3 jjs> var list = java.nio.files. Files.readAllLines(paths) java.lang.RuntimeException: java.lang. ClassNotFoundException: java.nio.files. Files.readAllLines Typo in package name. It should be file and not files
    4 jjs> var list = java.nio.file. Files.readAllLines(paths) java.lang.RuntimeException: java.nio.file. NoSuchFileException: path/words.txt Missing forward slash in path name. On the bright side, I can rename the variable without feeling like I’m messing up the experiment.
    5 jjs> var path = java.nio.file. Paths.get(‘/path/words.txt’) Worked as expected (but at this point, I’m typing into this blog post and copy/pasting into the jjs console
    6 jjs> var list = java.nio.file. Files.readAllLines(paths)  java.lang.RuntimeException: java.nio.file. NoSuchFileException: path/words.txt Sigh. Didn’t use the corrected variable name
    7 var list = java.nio.file. Files.readAllLines(path) Worked as expected
  5. Filter the long words

    Attempt # Code Error Comments
    1 jjs>{ l -> l.length() > 12}) ECMAScript Exception: SyntaxError: <shell>:1:23 Expected : but found - This is completely wrong. Aside from the stream() call, it is using Groovy syntax. (I code Groovy at a command line so my fingers started there)
    2 jjs> l -> l.length() > 12) ECMAScript Exception: SyntaxError: <shell>:1:30 Expected an operand but found Hmm. Puzzled. it looks right this time. I copy/pasted into my IDE and it compiled. I then started searching online and found out that you have to use a function literal. (This was in the book. I forgot about it)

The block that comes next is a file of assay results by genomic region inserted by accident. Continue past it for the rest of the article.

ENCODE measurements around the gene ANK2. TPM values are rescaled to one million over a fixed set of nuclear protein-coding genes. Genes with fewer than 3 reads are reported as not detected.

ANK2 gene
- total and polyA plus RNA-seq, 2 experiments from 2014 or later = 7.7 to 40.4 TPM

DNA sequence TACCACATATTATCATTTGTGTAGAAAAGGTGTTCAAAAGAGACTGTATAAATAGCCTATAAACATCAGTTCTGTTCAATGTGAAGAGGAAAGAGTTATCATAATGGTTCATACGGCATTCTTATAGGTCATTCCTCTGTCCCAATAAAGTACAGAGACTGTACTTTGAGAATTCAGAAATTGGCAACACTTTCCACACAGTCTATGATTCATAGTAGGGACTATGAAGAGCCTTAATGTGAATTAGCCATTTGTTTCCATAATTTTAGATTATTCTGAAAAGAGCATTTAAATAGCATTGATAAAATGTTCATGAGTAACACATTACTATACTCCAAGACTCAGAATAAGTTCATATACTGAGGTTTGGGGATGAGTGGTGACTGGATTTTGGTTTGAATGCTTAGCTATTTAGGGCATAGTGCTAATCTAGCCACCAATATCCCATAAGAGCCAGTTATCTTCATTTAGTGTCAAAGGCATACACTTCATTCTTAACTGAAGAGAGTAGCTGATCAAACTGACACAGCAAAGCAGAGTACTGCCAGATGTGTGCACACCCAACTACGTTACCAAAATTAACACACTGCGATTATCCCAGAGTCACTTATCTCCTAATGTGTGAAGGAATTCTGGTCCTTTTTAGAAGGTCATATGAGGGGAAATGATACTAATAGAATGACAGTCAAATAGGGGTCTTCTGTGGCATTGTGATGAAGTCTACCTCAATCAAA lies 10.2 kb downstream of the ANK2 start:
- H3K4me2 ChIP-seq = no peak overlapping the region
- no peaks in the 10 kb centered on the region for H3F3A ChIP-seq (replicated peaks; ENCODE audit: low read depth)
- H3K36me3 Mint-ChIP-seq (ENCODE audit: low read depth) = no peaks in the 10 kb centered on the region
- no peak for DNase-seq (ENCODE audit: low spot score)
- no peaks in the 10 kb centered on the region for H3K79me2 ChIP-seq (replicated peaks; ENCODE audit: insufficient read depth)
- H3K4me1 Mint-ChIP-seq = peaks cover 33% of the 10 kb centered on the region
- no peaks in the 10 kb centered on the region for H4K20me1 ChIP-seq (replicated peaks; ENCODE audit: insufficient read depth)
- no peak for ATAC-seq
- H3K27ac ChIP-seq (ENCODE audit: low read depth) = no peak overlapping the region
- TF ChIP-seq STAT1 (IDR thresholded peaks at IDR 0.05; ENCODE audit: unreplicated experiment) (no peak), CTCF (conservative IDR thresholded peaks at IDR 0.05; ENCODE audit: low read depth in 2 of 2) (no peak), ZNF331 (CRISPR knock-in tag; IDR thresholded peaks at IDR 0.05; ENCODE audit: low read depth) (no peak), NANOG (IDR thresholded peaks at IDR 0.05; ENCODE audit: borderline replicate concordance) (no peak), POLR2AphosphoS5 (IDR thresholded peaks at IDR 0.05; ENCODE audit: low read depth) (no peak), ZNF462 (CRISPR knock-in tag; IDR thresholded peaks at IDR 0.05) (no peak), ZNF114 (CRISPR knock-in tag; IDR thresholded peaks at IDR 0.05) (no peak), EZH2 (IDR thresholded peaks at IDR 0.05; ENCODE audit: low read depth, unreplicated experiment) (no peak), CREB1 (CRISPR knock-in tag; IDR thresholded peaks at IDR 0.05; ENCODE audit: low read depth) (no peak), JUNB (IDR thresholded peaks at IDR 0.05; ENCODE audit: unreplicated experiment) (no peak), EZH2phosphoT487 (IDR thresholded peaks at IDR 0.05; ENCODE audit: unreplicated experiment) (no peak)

3 jjs> { return e.length() > 12 }) Prints reference to stream (as does Java.) Now can add the print
    4 jjs> { return e.length() > 12 }).forEach(System.out::println) ECMAScript Exception: SyntaxError: <shell>:1:79 Expected , but found : Not surprised that :: doesn’t work since -> doesn’t. Now for the long way.
    5 jjs> { return e.length() > 12 }).forEach(function(e) { print(e) }) Works as expected
  6. Add sorting, uniqueness and refactor
    Attempt # Code Error Comments
    1 jjs> { return e.length() > 12 }).sorted().forEach(function(e) { print(e) }) Sorting worked
    2 jjs> { return e.length() > 12 }).sorted().distinct().forEach(function(e) { print(e) }) Uniqueness filter worked
    3 jjs> e.length() > 12 ).sorted().distinct().forEach(function(e)  print(e) ) Remove unneeded code

 My thoughts

That was so far away from being easier that it was ridiculous.  I’m comfortable with the NIO and lambda APIs. This shouldn’t have been hard. The Java version is:

import java.nio.file.*;
import java.util.*;

public class Exercise2 {
   public static void main(String[] args) throws IOException {
      Path path = Paths.get("/path/words.txt");
      List<String> list = java.nio.file.Files.readAllLines(path);
                .filter(l -> l.length() > 12)

OCA 8 Book: Online Material and Practice Exams now available